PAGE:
ERIC Number: ED226442
Record Type: Non-Journal
Publication Date: 1982-Dec
Reference Count: N/A
Defamation: A Worry for All Seasons. A Legal Memorandum.
Schwartz, Allen D.
Principals and other educators fear litigation over defamation. Defamation means an injury to character or reputation by false, malicious statements, whether by printed words (libel) or by spoken words (slander). To constitute defamation, the words must be actionable, defamatory, refer to the plaintiff, and be communicated to others. If the words are not on their face harmful, the plaintiff may have to prove harm. A major issue in defamation concerns whether the plaintiff or defendant is a public or private figure; public figures need to show the words are malicious, whereas private figures do not. Twenty-one cases involving educators, in which the question of public or private figure had to be determined, are reviewed. Eight cases concern the educator as plaintiff and involve teachers, coaches, principals, and college administrators filing suit. The 13 cases in which the educator is the defendant involve college teachers suing administrators, parents suing school doctors, and school teachers suing administrators and boards. The defenses noted against defamation suits include the truth of the statements and the defendant's privilege, either absolute (in legislative, judicial, quasi-judicial, or executive proceedings) or qualified (involving fair comment on public matters or figures), to use the words. (RW)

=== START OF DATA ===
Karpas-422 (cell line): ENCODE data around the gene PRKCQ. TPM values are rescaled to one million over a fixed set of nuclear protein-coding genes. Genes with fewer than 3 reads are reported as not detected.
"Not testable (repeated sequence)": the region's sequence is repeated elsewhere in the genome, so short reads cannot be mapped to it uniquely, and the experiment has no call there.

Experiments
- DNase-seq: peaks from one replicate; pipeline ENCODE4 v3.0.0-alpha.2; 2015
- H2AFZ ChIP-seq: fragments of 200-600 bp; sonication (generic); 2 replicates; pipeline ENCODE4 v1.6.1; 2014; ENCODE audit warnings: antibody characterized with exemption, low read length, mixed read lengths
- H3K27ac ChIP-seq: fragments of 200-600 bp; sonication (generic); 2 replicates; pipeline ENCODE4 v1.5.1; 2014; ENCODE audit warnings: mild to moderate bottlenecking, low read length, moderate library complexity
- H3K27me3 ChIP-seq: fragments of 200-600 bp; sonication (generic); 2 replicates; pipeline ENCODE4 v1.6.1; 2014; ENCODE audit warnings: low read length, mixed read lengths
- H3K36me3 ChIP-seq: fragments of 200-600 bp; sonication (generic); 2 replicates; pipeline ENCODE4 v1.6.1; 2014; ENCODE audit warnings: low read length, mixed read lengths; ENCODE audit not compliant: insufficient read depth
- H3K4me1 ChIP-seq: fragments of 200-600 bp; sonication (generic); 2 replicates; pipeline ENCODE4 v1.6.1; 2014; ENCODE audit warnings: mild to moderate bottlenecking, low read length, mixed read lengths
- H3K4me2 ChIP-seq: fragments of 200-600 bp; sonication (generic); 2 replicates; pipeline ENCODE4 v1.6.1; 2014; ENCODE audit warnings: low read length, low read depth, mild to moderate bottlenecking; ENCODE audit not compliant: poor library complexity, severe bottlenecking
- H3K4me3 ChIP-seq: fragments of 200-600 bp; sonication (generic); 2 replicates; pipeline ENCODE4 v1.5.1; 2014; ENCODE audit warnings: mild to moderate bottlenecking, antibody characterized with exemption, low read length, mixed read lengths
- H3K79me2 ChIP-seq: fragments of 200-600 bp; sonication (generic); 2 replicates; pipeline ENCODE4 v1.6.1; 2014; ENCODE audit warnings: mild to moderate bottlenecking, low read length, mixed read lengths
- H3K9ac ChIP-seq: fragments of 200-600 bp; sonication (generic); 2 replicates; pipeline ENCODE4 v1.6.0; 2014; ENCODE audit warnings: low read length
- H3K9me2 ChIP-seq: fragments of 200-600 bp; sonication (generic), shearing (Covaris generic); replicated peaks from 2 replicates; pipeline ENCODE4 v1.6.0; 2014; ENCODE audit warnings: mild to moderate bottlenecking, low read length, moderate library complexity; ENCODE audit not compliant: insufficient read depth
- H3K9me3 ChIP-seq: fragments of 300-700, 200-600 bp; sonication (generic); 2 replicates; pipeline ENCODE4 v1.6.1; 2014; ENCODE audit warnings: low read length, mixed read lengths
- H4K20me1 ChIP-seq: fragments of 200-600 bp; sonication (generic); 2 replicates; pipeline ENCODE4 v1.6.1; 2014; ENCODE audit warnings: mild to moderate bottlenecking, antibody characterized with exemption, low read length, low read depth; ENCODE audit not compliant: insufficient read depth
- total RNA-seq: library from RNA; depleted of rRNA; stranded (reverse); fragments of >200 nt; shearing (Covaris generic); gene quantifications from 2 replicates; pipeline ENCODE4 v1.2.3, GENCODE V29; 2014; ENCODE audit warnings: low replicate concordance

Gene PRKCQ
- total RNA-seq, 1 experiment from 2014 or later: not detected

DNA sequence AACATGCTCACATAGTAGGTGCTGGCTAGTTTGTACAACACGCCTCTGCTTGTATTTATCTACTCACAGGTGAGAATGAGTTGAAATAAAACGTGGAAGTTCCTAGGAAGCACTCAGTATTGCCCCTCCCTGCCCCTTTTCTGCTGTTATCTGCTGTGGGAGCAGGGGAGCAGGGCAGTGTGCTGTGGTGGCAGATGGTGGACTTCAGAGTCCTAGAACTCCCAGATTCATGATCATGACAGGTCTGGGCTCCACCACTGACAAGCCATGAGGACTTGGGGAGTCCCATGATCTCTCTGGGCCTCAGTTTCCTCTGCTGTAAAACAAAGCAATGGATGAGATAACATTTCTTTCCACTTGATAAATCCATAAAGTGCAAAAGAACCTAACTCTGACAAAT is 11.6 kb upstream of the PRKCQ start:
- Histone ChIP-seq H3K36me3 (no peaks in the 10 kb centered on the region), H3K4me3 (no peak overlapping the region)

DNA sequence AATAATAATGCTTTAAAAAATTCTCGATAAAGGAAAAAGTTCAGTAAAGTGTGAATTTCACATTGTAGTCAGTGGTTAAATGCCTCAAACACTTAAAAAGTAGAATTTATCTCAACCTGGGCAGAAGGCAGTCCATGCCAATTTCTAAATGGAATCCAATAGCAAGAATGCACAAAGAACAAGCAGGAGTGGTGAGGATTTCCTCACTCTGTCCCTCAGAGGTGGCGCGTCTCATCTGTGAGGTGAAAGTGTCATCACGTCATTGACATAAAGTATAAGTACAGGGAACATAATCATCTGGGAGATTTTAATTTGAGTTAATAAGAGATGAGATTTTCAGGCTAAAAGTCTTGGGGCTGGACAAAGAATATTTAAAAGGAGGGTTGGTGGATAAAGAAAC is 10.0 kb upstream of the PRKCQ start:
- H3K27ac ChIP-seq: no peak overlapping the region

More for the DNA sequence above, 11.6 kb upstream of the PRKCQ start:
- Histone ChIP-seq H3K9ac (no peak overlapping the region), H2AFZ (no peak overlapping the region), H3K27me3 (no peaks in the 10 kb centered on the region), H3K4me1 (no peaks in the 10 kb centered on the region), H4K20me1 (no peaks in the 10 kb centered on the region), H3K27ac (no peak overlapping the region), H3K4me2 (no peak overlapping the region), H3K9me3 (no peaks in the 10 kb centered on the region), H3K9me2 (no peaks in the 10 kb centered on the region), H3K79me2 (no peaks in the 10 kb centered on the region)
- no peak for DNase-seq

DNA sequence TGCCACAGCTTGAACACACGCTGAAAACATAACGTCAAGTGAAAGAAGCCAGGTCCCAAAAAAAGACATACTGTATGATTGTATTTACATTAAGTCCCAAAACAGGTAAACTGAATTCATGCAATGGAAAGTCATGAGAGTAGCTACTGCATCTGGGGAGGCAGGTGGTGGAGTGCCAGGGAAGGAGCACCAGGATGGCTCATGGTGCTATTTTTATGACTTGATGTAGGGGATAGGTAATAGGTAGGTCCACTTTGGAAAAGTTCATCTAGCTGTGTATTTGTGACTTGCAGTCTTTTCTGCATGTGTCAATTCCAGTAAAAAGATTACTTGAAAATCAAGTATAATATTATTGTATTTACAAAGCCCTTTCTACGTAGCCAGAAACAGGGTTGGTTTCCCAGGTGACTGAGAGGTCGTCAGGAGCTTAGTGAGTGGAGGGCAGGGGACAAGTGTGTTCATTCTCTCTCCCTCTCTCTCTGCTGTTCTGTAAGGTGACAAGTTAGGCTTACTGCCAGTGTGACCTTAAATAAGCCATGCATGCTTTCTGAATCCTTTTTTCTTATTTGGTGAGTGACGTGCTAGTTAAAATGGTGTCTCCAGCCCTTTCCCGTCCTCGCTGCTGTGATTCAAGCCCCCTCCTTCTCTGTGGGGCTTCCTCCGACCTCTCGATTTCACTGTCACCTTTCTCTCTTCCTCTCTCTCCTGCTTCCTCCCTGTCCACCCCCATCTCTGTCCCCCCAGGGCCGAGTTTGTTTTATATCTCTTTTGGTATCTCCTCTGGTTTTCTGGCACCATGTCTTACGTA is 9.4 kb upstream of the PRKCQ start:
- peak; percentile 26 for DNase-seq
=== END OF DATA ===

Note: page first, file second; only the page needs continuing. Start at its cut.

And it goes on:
Descriptors: Administrators, Court Litigation, Elementary Secondary Education, Federal Courts, Higher Education, Legal Problems, Public Officials, Public Opinion, Reputation, State Courts, Teachers
Publications, National Association of Secondary School Principals, 1904 Association Drive, Reston, VA 22091 ($.50; quantity discounts).
Publication Type: Legal/Legislative/Regulatory Materials; Opinion Papers
Education Level: N/A
Authoring Institution: National Association of Secondary School Principals, Reston, VA.